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    Oil: “premature” weakening

    It’s been a while since I made my forecasts on oil. My last post regarding Brent oil quotes was published in April. Back then, I expected the average price for this mix to be around $ 58-59 per barrel in 2015. At the same time I thought that summer would be the most favorable time for the black gold, which would be supported by the traditional increase in demand for gasoline in the United States during summer holidays and might even temporarily break above $ 65 per barrel.

    However, my scenario seems to have come true ahead of schedule. In May Brent managed to approach the level of $ 70 per barrel, and then in June and July the quotes began to gradually fall slipping in the area of ​​$ 55 in the end. WTI oil went below $ 50 per barrel.

    The reason for such early weakness was not only the Iran nuclear deal, which entails a return of the top 5 major oil producer to the world market. Iran will be able to provide significant volumes of oil only by the end of the year. Oil fall this summer is also explained by the fact that the available supply exceeds even the peak demand.

    Consider this. Capacity utilization of American refineries last week reached the highest level of 95.5% in 2005. Clearly, it doesn’t indicate any lack of demand. On the other hand, commercial stocks rose by 2.5 mln. barrels – up to 463.9 mln., which is not that far from the eighty year high of 490.9 million, registered in April (see the Chart). What is the reason? The fact is that even on the back of low prices shale oil production in the US remains at close to the highest levels in decades.

    EIA27-7-15

    Meanwhile, in a month and a half the season of increased oil demand will be over. The US refineries will begin a traditional period of maintenance, and factories will sharply cut down their hydrocarbons purchases. The excess of supply over demand will become even more pronounced, pushing oil futures further down. An additional negative factor could be the US dollar’s strengthening on expectations of Fed’s rate hike. In such circumstances, WTI crude oil could fall as low as $ 40, and Brent to $ 50 per barrel.

    As for the average Brent crude oil prices in 2015, I’ll leave my forecast for $ 58-59 per barrel unchanged.

     

    Dear traders, please post your comments to our forecasts and share your own opinion. Your ideas can be very helpful for the newcomers in the forex market. Thank you!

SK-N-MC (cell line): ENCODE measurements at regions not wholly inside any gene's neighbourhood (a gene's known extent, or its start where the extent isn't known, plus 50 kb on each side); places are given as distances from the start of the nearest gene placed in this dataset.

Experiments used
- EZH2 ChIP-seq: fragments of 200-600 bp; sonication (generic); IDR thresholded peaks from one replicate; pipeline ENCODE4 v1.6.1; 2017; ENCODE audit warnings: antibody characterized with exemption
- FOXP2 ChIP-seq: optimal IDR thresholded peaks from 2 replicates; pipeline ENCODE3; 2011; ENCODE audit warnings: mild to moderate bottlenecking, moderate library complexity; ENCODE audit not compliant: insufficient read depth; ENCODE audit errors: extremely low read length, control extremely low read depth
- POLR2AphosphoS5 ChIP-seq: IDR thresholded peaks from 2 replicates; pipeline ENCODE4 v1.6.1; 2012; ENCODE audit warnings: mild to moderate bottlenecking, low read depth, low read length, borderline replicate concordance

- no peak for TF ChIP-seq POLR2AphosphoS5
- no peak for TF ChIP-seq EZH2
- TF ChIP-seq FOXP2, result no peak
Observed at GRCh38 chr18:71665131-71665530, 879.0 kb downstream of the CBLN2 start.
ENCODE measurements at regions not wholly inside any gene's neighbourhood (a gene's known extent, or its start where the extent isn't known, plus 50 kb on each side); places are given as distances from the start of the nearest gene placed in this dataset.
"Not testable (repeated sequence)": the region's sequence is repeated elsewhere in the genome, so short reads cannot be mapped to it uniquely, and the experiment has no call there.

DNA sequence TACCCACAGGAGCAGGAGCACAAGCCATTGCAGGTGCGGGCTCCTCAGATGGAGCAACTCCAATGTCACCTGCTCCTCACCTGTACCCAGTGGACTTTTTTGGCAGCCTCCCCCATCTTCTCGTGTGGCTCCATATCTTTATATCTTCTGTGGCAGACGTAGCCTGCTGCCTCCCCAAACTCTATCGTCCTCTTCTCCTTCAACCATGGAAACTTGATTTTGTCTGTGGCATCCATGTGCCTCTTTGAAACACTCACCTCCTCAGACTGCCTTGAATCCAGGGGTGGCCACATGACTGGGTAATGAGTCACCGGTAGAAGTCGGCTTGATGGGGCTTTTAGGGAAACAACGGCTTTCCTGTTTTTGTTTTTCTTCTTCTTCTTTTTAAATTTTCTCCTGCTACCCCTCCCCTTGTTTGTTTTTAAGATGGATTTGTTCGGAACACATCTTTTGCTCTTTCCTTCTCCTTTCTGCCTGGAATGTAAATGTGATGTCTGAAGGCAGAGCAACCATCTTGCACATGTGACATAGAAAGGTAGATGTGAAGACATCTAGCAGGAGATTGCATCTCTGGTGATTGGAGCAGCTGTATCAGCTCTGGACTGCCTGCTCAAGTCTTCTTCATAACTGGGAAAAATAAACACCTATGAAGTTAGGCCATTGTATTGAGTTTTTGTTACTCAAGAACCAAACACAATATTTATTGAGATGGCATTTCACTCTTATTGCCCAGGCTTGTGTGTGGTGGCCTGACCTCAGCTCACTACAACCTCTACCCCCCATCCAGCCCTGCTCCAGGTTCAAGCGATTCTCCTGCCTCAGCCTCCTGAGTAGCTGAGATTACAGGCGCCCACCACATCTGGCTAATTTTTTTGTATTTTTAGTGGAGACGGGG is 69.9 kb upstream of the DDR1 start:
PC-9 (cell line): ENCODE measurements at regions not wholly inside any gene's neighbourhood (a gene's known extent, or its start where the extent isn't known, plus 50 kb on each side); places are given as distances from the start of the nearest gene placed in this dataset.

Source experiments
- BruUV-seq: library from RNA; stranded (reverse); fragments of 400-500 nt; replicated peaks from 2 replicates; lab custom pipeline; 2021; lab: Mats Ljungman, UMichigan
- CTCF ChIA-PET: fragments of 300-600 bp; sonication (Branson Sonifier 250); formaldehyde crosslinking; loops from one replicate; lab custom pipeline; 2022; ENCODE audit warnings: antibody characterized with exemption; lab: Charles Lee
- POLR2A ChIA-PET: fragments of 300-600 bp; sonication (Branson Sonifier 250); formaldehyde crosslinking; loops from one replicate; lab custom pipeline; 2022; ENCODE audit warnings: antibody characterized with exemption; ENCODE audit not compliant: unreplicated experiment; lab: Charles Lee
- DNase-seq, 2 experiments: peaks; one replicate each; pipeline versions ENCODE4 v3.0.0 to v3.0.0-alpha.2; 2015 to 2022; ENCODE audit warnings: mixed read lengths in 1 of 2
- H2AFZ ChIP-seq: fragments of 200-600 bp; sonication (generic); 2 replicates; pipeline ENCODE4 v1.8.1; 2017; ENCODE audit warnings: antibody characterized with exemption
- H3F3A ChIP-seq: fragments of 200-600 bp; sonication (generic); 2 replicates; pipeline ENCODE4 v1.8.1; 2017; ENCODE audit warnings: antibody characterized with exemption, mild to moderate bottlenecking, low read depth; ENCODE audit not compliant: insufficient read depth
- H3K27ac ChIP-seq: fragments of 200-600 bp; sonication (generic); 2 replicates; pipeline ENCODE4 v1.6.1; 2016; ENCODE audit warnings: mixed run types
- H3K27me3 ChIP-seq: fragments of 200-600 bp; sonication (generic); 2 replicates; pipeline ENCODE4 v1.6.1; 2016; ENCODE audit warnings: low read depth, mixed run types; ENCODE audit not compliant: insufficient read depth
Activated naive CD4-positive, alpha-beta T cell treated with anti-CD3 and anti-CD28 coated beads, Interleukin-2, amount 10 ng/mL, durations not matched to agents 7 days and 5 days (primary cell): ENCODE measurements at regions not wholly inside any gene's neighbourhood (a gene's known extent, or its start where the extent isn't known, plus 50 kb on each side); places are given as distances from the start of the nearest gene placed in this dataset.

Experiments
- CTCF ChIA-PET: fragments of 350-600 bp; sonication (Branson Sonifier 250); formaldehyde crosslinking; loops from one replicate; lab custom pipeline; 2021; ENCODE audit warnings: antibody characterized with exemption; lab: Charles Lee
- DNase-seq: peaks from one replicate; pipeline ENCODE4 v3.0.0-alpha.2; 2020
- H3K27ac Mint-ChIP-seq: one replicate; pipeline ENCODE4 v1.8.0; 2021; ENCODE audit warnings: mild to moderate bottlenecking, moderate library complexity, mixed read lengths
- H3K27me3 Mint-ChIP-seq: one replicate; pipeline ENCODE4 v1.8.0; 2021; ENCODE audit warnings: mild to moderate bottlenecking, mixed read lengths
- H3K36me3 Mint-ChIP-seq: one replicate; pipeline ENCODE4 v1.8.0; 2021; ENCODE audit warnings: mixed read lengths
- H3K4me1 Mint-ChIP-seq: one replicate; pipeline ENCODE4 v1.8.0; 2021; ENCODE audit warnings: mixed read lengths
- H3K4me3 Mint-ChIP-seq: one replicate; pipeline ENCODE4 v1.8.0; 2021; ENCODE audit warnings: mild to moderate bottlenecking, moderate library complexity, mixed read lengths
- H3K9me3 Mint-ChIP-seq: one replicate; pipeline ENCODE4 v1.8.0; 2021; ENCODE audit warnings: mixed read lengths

It’s been a while since I made my forecasts on oil. My last post regarding Brent oil quotes was published in April. Back then, I expected the average price for this mix to be around $ 58-59 per barrel in 2015. At the same time I thought that summer would be the most favorable time for the black gold, which would be supported by the traditional increase in demand for gasoline in the United States during summer holidays and might even temporarily break above $ 65 per barrel.

    However, my scenario seems to have come true ahead of schedule. In May Brent managed to approach the level of $ 70 per barrel, and then in June and July the quotes began to gradually fall slipping in the area of ​​$ 55 in the end. WTI oil went below $ 50 per barrel.

    The reason for such early weakness was not only the Iran nuclear deal, which entails a return of the top 5 major oil producer to the world market. Iran will be able to provide significant volumes of oil only by the end of the year. Oil fall this summer is also explained by the fact that the available supply exceeds even the peak demand.

    Consider this. Capacity utilization of American refineries last week reached the highest level of 95.5% in 2005. Clearly, it doesn’t indicate any lack of demand. On the other hand, commercial stocks rose by 2.5 mln. barrels – up to 463.9 mln., which is not that far from the eighty year high of 490.9 million, registered in April (see the Chart). What is the reason? The fact is that even on the back of low prices shale oil production in the US remains at close to the highest levels in decades.

    EIA27-7-15

    Meanwhile, in a month and a half the season of increased oil demand will be over. The US refineries will begin a traditional period of maintenance, and factories will sharply cut down their hydrocarbons purchases. The excess of supply over demand will become even more pronounced, pushing oil futures further down. An additional negative factor could be the US dollar’s strengthening on expectations of Fed’s rate hike. In such circumstances, WTI crude oil could fall as low as $ 40, and Brent to $ 50 per barrel.

    As for the average Brent crude oil prices in 2015, I’ll leave my forecast for $ 58-59 per barrel unchanged.

     

    Dear traders, please post your comments to our forecasts and share your own opinion. Your ideas can be very helpful for the newcomers in the forex market. Thank you!


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